Articles Tagged with cohabitation

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Dear Carolyn,

My ex is receiving alimony, which I obviously do not want to pay.  She has a son, by another marriage, who is a heroin addict.  My ex-wife began dating shortly after our divorce, and she seems quite entrenched with this guy.  He stays over at my ex’s on some weekends, but he does still have his own apartment.  I know he has a key to my ex’s house, and I know he stayed there four weeks when the heroin addict was in rehabilitation.   My court order for alimony says that the alimony terminates upon cohabitation or remarriage.  Will the court terminate my alimony?  Is my ex cohabiting?

                – Sorry to be paying alimony

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In Part 1, we discussed that proving cohabitation in North Carolina is not an easy task. There have been multiple North Carolina Court of Appeals cases where the dependent spouse and new flame had been dating for years, were blending finances, were vacationing together, and living together as much as five days a week; yet the Court found there was no cohabitation. The most important thing to keep in mind when trying to prove cohabitation to the court is your evidence.

When the Court reviews the evidence of cohabitation, it will engage in a two-part test. If the objective evidence of cohabitation does not conflict with other evidence, the court does not have to consider the subjective intent of the dependent spouse and new romantic interest. However, if there is conflicting objective evidence, then the Court must look to the subjective intent of the dependent spouse and new romantic interest. Bird v. Bird, 363 N.C. 774, 688 S.E.2d 420 (2010).

Examples of objective evidence of cohabitation includes externally verifiable phenomena, such as bank statements in both parties’ names, joint lease agreements, joint utility bills, cell phone records and text messages showing communications between the parties, emails between the parties alleged to be cohabiting, photographs of the parties together, or investigative reports detailing the movements and actions of the parties alleged to be cohabiting.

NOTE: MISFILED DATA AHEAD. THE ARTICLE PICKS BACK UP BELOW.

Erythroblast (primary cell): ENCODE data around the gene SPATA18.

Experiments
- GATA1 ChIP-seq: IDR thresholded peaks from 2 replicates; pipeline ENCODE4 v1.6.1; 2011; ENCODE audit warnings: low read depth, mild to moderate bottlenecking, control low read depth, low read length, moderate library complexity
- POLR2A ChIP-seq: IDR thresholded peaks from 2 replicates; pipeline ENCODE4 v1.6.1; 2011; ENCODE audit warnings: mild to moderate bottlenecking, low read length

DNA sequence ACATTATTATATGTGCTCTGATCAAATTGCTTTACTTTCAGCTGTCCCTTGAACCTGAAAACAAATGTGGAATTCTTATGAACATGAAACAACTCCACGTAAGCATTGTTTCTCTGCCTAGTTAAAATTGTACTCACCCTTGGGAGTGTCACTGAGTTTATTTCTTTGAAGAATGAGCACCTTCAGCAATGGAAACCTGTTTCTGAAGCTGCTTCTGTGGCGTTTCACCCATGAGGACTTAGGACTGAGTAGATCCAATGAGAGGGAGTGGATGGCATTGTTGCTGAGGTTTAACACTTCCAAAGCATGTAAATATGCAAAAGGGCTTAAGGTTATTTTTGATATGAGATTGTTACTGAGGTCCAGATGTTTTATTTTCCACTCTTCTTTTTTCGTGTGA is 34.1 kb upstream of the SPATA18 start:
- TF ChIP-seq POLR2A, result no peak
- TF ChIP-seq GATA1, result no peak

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If you are going through a separation and divorce in North Carolina, one topic that always arises is the dreaded “A” word: Alimony. No one wants to be responsible for supporting their soon to be ex-spouse, and if they are going to be responsible for that support, they want to know what can make the obligation (a.k.a. nightmare) end.

In North Carolina, several circumstances will terminate the alimony payments: the death of the supporting spouse, the death of the dependent spouse, or the remarriage or cohabitation of the dependent spouse. The death of either party or the remarriage of the dependent spouse are pretty clear in their definitions, but there is some confusion about what exactly is considered cohabitation. Although statute defines cohabitation, the facts and circumstances of each case determine whether cohabitation has truly occurred.

A discussion of the elements of cohabitation follows, but at the outset, it is important to understand the reasoning of why cohabitation terminates Alimony. It may seem that it is to punish the dependent spouse or to keep the dependent spouse from having a dating life after their marriage ends, but this is not the case. The North Carolina Court of Appeals in Setzler v. Setzler, 781 SE2d 64 (NC App., 2015) explained that terminating alimony due to cohabitation is not punishment of the dependent spouse, but rather is a financial consideration. The Court reasoned that if the dependent spouse has entered into a serious relationship that implicates their finances, they could be avoiding marriage in bad faith to keep the alimony coming. With that in mind, let us turn to the elements of cohabitation.

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